To help, Schwartzman deployed three different Technocranes – 50’, 30’ and 17’ – to capture dynamic shots. “Colin likes a very mobile camera,” he adds. What he’s less keen on was multiple cameras. “He would never throw a second camera in just to get a cutaway of somebody,” says Schwartzman. “He would say, ‘No, they get their shot. It’s an A camera shot. This is how we’re doing it.’” Only occasionally – such as the underground market and the finale, where the characters face off with the enormous Giganotosaurus in Biosyn Valley – saw more than one camera used.
A team from Helicopter Film Services, led by aerial DP and camera operator Jeremy Braben, shot dramatic aerial sequences in Switzerland and the UK. “We used our specialist 6-camera aerial array, the Typhon, mounted on the Shotover K1 gimbal rigged with 6 Red Helium and 21mm Zeiss CP.3 XD lenses in order to give a massive field of vision - ideal for use in VFX driven productions,” Braben says. “We then swapped from the Typhon 6-camera array to our custom 6-camera 360 array also mounted on the Shotover K1 stabilised gimbal, using the same cameras and lenses.”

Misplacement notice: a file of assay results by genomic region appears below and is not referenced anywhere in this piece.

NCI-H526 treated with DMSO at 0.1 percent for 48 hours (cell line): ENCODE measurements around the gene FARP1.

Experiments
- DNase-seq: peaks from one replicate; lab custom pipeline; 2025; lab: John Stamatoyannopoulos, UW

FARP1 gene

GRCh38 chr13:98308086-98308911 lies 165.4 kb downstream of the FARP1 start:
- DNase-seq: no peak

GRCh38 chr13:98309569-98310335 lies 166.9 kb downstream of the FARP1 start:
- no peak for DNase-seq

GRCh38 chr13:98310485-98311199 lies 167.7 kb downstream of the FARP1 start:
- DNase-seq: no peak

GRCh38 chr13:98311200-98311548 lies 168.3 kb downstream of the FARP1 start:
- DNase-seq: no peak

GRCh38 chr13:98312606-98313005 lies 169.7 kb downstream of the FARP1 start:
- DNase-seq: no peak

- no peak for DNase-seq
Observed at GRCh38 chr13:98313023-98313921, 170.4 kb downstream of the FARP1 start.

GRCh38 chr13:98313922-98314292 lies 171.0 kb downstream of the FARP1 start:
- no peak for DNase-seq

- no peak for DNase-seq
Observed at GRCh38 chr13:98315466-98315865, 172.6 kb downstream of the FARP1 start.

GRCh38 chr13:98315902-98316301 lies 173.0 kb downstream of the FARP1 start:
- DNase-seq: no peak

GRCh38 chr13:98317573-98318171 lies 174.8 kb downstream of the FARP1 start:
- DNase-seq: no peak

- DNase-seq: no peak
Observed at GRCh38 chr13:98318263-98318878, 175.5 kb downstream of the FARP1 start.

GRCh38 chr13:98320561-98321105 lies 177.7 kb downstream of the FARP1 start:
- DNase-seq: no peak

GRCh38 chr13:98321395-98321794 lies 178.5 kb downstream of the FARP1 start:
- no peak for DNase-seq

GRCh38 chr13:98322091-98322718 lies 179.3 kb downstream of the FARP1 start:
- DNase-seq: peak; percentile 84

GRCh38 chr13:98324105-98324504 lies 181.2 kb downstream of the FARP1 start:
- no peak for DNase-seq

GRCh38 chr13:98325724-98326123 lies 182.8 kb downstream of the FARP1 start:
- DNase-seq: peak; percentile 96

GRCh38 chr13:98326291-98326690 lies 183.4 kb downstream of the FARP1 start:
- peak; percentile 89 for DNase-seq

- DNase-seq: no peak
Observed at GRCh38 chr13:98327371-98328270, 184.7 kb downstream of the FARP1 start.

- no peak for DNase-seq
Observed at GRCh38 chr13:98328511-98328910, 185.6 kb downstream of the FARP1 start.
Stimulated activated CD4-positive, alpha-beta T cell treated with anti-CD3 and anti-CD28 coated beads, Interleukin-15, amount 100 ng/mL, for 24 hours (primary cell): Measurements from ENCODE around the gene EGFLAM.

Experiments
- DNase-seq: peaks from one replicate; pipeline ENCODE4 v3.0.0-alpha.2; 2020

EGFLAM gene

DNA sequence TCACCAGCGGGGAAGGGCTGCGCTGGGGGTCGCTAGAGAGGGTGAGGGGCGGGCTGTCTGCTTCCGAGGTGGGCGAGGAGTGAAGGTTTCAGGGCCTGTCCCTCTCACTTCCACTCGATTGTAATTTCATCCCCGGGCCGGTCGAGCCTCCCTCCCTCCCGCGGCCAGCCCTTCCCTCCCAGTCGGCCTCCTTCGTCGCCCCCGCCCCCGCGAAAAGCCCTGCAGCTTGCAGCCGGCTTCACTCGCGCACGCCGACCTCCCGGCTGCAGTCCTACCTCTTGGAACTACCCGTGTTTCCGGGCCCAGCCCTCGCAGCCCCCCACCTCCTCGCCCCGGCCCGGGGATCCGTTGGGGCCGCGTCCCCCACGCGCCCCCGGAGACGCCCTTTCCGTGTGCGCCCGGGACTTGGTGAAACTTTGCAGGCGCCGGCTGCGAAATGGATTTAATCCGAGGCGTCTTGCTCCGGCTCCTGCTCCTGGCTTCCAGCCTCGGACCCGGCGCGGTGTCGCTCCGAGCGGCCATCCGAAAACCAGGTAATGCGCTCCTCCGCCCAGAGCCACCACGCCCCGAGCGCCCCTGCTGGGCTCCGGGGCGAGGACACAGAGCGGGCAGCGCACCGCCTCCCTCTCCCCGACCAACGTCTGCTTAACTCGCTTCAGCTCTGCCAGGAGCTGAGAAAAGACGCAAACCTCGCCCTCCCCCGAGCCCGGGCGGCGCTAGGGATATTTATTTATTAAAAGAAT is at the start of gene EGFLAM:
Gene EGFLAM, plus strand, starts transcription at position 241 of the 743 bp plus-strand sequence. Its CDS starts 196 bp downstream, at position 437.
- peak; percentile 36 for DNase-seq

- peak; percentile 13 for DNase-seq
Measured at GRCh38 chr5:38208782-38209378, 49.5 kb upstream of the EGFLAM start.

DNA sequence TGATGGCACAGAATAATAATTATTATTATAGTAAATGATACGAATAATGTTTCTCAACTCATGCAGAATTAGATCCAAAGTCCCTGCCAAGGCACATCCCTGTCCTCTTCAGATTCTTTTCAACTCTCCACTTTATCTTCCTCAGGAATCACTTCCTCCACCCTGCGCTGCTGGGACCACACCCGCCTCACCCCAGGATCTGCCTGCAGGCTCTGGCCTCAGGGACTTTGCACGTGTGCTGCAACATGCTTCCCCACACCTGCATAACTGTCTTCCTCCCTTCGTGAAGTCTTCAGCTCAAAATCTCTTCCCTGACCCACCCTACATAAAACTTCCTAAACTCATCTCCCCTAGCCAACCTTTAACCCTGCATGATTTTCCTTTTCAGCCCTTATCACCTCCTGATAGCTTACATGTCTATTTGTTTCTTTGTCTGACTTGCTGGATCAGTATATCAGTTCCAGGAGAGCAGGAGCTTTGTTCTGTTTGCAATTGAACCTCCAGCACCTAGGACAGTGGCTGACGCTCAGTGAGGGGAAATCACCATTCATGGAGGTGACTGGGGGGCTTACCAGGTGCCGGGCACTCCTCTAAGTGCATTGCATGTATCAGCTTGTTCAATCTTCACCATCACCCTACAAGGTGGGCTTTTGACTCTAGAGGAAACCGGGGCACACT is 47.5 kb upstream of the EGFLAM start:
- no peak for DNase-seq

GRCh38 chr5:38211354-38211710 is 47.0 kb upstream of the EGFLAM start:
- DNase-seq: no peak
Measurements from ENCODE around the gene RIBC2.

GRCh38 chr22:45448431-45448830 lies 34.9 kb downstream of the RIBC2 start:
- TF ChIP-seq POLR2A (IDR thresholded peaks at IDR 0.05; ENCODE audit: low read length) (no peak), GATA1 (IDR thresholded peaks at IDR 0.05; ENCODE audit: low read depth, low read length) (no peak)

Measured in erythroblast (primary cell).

After the shoot wrapped in November 2020, Schwartzman went to the American-founded post-production house Company 3 for picture grading. “Working with Colin is a very straight ahead process and I don’t ever try to re-light the movie in the grading,” he says. “What you see is how the movie is going to look. In a nice way, we actually had a very well graded movie, before we even got into the final DI [Digital intermediate] process.” It was a satisfying end for not only an epic film – but a saga stretching across three decades.
Words: James Mottram. This article first appeared in British Cinematographer magazine.